Chad’s Morning Brief: Rand Paul Says Moderates Aren’t the Future for the GOP, Iraq Crisis Continues, and Other Top Stories
Here is your Morning Brief for the morning of June 16, 2014. Give me your feedback below and tune in to The Chad Hasty Show for these and many more topics from 8:30 to 11am. Remember, you can listen online at KFYO.com or on your iPhone/Android with the radioPup App.
Important Election Dates:
Early Voting for the District 3 Runoff Election: June 9-17
Election Day for Lubbock City Council District 3 Runoff: June 21
Rand Paul on Moderates
Senator Rand Paul has been outspoken recently about how Republicans can win in the future. Over the weekend in Iowa Paul spoke about moderates inside the GOP. According to POLITICO, Paul doesn't see the moderates as the way forward.
Rand Paul said Saturday that Republicans need to nominate a different kind of candidate to win the presidency.
“You guys have a strong force here but frankly the president won Iowa twice so we can’t do the same old same old,” the Kentucky senator told the Iowa Republican state convention here. “The definition of insanity is thinking the same thing will get you different results.”
Paul said he wants Republicans “to be the dominant party again,” and noted that he’s been spending time in African-American areas and on college campuses trying to broaden the base. He said talking about the drug war and his emphasis on privacy resonates.
The likely 2016 candidate spent most of his 20-minute speech throwing red meat to the about 1,300 delegates at Hy-Vee Hall.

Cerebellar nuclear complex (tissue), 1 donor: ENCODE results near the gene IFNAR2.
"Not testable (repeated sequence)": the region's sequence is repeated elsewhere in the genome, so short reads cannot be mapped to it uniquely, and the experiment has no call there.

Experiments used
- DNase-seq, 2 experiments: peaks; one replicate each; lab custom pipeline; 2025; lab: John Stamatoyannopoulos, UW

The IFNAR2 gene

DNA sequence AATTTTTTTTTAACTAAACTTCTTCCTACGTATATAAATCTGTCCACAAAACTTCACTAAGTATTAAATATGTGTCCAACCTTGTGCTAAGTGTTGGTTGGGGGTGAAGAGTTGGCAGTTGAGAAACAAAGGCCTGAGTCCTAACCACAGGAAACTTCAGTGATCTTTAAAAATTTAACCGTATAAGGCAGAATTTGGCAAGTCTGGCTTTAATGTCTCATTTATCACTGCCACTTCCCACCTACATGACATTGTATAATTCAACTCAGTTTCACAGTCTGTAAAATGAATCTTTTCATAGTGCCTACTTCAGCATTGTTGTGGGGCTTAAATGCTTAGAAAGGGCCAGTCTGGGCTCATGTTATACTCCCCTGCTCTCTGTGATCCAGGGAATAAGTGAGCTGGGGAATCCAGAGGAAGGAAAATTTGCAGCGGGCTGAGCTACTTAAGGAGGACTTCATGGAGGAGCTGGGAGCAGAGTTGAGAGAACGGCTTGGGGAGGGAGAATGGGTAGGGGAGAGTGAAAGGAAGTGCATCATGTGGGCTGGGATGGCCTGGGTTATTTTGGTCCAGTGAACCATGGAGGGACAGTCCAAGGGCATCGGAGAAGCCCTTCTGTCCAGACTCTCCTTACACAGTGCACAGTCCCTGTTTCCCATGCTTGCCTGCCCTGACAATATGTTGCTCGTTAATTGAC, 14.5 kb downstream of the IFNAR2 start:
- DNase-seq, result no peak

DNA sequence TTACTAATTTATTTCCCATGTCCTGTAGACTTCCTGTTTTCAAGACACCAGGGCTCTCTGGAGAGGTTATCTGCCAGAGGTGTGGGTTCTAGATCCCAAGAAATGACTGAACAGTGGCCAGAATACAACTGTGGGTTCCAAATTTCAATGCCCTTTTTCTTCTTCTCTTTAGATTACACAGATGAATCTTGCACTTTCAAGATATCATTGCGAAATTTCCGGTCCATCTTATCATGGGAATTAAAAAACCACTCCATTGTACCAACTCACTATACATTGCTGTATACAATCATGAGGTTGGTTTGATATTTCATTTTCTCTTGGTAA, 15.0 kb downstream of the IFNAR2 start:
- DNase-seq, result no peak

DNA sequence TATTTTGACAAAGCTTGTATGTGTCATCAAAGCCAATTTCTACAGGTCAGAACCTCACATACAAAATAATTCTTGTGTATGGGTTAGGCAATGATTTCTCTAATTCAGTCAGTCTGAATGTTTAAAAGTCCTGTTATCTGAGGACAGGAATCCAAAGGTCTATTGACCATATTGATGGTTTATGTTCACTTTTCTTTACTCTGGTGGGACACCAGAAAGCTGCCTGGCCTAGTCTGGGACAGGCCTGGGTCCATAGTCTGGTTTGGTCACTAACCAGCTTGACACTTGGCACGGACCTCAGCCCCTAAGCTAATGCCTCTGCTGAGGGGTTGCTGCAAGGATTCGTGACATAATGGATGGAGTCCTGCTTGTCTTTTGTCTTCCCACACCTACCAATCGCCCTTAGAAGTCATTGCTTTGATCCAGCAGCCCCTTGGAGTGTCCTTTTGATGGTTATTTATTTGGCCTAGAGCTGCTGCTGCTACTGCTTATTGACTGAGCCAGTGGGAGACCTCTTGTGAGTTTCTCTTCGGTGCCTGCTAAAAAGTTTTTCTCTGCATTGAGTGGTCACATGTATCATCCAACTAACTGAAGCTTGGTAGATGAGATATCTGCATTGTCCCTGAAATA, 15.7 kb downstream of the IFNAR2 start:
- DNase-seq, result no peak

“There are people who say we need to be more moderate,” he said. “I couldn’t disagree more.”
“I think the core of our message: we can be even more bold,” he added. “When Ronald Reagan won a landslide, he ran unabashedly … that’s what we need … It isn’t about being tepid.”
Before his speech, Paul met with Iowa Republican Senate candidate Joni Ernst. He opened his speech with jokes about the campaign commercial in which she talked about castrating hogs as a kid on the farm.
“I can tell you the purveyors of pork are shaking in their boots and worried that Joni Ernst will win,” Paul said.
Then he attacked her Democratic opponent, Rep. Bruce Braley, over recorded comments he made at a fundraiser that were critical of the idea the state’s senior senator, Chuck Grassley, could become chairman of the Senate Judiciary Committee if Republicans win the majority this November. Braley noted in the video that Grassley is a farmer who does not have a law degree.
“I don’t see how Iowa can send us a guy who disparages farming and disparages my friend Chuck Grassley,” said Paul.
USA Today reports that Iraqi insurgents have posted photos that appear to show terrorists massacring Iraqi soldiers. The only good news lately out of Iraq is that the Iraqi military seems to be fighting back.
Iraq's military appeared to regain some of its footing Sunday even as the Islamic militant group that captured two major cities last week posted graphic photos that appear to show its fighters massacring dozens of captured Iraqi soldiers.